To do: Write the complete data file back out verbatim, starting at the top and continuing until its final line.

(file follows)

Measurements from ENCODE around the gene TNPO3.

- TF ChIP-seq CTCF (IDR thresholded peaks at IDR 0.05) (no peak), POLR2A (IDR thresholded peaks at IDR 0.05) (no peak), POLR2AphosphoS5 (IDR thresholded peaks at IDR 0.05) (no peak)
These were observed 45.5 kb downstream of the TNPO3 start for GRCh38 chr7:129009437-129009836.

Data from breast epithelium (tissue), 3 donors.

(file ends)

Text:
Measurements from ENCODE around the gene TNPO3.

- TF ChIP-seq CTCF (IDR thresholded peaks at IDR 0.05) (no peak), POLR2A (IDR thresholded peaks at IDR 0.05) (no peak), POLR2AphosphoS5 (IDR thresholded peaks at IDR 0.05) (no peak)
These were observed 45.5 kb downstream of the TNPO3 start for GRCh38 chr7:129009437-129009836.

Data from breast epithelium (tissue), 3 donors.